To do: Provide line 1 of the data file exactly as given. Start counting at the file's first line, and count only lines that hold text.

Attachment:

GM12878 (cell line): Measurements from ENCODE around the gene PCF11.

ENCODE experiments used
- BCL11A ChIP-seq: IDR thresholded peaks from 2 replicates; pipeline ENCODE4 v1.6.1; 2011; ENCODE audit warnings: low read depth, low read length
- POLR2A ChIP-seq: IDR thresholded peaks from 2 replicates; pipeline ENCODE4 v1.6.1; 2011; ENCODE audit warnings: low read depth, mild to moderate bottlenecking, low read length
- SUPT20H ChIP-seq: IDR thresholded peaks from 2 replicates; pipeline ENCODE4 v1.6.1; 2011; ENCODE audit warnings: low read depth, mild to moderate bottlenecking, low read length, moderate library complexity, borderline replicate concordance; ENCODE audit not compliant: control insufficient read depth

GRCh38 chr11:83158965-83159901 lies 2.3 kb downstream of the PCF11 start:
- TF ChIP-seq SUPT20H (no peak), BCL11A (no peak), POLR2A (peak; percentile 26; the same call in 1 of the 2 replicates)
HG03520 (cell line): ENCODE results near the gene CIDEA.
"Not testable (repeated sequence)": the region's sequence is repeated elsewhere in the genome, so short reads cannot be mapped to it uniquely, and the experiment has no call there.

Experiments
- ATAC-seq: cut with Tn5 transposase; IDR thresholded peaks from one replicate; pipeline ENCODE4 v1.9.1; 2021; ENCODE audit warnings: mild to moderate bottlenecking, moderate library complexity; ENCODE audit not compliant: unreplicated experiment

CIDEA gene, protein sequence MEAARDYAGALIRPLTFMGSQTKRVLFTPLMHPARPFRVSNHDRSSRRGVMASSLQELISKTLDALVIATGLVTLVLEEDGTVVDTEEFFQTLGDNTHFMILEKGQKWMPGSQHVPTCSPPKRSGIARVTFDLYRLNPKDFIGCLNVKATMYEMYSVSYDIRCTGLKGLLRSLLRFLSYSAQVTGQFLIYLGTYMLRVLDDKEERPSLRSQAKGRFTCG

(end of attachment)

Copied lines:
GM12878 (cell line): Measurements from ENCODE around the gene PCF11.